In many ways, the most intriguing aspect of the new coach's first squad selection was the "emerging" element, 11 youngsters asked to link up with the 23-strong "elite" squad for an afternoon's work-out at Bisham Abbey. While he is too diplomatic to admit it in so many words, Woodward sees the likes of Matt Perry, Andy Long and Joe Worsley as the fast-track generation, youngsters capable of pushing for World Cup recognition in 1999.

"Having worked with these players in the England Under-21s last year, I know the things they're capable of. But hey, there may be 17-year-olds out there who will come through in time for the tournament. We have to get ourselves right on top of things at under-16 and under-17 level because any country looking for lasting international success simply has to maximise the available talent. We've cobbled things together in the past. I think we should be doing more than that.

"There is another issue leading on from this, of course. How do we ensure that the best of the emerging talent gets the chance to play top-level rugby week in, week out? Now I'm not looking for conflict with the clubs over this because I absolutely agree that imported players are pushing up standards in the Premiership.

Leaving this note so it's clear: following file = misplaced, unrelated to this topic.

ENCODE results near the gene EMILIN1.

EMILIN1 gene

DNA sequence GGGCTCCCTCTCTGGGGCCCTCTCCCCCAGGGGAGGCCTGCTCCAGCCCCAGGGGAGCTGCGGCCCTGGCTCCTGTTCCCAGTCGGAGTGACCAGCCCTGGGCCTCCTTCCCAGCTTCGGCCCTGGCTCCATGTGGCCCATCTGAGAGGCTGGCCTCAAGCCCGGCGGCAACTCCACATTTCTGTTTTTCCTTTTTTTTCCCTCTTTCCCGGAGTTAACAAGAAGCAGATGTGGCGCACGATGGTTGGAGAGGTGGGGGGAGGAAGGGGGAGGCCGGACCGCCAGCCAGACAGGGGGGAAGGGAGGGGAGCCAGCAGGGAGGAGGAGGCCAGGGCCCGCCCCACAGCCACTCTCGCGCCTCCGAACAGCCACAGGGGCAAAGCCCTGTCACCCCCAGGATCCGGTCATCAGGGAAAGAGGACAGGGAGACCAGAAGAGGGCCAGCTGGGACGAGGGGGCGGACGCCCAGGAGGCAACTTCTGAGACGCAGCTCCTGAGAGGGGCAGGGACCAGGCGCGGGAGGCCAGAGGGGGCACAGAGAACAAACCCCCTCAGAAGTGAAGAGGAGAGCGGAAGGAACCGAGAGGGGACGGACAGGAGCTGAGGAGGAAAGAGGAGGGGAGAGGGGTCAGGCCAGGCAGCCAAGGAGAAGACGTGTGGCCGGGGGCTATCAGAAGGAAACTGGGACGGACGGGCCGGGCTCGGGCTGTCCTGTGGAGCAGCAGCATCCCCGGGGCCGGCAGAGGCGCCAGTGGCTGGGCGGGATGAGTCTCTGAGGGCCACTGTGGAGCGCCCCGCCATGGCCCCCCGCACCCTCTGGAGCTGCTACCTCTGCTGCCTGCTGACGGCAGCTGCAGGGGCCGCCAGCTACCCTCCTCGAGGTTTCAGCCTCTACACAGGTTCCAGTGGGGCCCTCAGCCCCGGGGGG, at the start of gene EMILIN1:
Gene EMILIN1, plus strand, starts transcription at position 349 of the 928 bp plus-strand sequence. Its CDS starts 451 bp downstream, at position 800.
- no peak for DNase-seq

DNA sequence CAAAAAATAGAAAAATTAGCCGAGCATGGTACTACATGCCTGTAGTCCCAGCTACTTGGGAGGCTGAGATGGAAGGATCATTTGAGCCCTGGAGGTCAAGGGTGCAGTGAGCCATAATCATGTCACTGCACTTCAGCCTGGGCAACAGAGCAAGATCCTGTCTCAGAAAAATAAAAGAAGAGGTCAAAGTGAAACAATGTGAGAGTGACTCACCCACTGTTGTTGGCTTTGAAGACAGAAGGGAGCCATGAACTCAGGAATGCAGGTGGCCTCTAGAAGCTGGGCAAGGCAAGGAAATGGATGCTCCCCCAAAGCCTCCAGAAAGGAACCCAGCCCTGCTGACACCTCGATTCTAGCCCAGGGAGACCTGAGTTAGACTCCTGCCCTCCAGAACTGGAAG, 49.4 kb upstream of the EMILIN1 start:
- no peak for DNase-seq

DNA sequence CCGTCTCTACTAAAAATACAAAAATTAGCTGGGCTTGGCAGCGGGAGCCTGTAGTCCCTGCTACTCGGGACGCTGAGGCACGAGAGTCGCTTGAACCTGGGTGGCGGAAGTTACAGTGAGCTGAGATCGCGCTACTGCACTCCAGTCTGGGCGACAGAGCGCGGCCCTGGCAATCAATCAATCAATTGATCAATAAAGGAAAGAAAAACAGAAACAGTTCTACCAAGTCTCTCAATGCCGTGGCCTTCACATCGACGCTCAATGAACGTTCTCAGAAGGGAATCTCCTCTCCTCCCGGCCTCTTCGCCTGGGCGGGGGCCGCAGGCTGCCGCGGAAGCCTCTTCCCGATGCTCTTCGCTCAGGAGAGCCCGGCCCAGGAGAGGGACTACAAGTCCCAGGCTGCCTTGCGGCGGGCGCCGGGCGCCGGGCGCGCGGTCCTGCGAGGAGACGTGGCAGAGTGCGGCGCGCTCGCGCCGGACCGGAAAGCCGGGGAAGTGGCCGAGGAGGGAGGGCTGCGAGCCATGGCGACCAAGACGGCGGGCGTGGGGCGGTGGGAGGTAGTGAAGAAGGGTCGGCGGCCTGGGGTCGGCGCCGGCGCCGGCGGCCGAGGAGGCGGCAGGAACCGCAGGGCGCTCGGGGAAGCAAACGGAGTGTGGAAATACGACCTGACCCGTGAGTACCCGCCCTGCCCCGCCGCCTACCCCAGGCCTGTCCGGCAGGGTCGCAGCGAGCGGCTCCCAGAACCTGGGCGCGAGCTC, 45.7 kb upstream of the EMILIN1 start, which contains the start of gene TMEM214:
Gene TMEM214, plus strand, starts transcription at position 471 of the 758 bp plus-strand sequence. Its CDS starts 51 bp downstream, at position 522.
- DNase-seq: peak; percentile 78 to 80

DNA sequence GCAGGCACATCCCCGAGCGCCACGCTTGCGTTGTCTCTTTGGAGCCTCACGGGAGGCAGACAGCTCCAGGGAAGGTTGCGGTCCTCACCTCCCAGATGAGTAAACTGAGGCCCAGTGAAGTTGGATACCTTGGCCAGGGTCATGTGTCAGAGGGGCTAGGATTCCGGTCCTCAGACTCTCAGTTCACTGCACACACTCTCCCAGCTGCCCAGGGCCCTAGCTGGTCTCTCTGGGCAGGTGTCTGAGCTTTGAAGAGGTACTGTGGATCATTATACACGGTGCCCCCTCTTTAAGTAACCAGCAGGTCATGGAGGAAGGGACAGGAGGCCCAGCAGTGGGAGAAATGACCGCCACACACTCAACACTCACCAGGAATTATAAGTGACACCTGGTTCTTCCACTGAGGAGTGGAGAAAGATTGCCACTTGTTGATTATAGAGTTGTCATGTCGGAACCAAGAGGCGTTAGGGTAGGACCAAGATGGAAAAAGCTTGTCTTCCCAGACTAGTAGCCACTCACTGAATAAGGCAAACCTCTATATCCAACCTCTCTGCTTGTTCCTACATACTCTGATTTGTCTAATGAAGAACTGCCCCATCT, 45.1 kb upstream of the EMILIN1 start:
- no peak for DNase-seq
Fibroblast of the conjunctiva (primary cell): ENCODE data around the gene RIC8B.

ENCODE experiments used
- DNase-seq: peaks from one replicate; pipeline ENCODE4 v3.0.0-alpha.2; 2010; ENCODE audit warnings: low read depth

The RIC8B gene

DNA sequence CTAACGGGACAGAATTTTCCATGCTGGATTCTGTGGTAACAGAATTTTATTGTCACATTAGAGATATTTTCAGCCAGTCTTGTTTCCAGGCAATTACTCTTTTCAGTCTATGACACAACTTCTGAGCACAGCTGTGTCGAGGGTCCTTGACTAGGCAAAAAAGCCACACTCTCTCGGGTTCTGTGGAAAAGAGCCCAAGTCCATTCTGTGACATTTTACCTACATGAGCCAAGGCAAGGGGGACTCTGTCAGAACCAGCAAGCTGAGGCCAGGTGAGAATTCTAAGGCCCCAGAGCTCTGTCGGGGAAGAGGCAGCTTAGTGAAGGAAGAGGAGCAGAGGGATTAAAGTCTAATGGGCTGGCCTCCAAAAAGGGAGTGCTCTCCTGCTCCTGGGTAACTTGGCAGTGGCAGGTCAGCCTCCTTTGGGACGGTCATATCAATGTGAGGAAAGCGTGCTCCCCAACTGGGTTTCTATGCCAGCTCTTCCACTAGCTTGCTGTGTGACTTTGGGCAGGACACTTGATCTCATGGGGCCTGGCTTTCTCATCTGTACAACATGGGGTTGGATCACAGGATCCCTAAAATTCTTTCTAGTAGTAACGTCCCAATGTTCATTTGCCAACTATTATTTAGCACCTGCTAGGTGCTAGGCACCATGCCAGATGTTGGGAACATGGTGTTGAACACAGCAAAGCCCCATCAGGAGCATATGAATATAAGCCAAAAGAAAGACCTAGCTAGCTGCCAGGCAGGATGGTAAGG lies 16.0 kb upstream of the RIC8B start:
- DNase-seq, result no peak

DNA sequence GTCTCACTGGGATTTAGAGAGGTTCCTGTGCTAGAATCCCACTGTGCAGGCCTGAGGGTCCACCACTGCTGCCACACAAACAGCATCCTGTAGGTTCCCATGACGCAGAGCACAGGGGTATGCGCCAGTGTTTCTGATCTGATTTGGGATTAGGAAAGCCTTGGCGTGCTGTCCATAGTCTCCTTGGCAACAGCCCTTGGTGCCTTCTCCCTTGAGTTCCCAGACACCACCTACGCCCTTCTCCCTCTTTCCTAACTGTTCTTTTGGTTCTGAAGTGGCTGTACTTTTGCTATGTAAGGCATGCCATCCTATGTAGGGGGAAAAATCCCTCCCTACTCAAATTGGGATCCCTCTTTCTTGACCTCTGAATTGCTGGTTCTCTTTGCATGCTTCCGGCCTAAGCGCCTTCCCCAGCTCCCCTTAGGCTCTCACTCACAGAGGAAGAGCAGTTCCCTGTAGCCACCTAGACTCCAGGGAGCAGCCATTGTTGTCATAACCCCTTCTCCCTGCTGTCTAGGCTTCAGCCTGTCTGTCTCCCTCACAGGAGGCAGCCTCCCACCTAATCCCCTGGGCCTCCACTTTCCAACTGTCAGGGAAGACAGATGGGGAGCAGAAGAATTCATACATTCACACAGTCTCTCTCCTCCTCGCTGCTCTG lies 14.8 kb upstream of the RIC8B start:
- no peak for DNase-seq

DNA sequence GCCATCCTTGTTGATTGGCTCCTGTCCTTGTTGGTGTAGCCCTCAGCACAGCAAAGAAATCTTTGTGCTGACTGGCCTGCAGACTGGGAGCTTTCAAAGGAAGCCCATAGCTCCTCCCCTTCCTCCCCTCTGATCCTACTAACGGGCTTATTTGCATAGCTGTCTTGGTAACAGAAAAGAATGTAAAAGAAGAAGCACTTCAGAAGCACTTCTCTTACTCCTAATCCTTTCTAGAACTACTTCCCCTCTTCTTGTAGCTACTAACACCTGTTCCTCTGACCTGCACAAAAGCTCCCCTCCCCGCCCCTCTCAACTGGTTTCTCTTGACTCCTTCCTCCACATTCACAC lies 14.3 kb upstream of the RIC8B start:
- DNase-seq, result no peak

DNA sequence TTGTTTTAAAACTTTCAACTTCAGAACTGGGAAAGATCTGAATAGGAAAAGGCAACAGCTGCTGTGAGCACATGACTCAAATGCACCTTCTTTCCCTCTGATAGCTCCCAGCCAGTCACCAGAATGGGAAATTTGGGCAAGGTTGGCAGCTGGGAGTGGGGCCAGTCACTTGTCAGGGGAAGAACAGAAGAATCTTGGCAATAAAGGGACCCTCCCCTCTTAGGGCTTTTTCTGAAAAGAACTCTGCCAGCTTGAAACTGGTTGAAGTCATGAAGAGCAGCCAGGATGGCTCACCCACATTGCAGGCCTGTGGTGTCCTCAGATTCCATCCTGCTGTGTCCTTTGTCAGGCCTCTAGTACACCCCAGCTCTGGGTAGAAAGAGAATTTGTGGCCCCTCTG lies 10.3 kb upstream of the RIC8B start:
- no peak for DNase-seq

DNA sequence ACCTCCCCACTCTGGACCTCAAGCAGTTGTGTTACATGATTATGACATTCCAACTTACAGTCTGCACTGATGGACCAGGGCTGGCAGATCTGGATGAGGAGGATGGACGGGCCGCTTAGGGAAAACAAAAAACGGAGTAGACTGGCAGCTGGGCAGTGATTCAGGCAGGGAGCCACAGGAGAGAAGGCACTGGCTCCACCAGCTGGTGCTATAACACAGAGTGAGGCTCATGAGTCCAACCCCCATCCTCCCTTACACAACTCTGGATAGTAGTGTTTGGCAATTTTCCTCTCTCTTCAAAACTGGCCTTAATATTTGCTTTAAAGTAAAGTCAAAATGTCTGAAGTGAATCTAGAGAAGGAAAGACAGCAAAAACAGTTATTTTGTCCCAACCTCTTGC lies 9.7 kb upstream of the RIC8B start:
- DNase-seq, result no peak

"But there is very definitely a nightmare scenario, one where I find there are no England-qualified outside-halves or middle jumpers or right wings to watch on a Saturday afternoon. There's no need to panic but we have to discuss this openly and honestly and find a way forward."

Strikingly successful as a self-made businessman, Woodward has developed a healthily impatient attitude towards over- bureaucratised committee structures and, especially, the stodgy English infatuation with pecking orders and time-serving. Rather like his predecessor, Jack Rowell, he keeps odd hours; his work patterns are very nearly as rapid as his thought processes and if he left more than his fair share of opponents for dead during his days as an outside centre, rather more are likely to find themselves spluttering away in the slipstream over the next few months.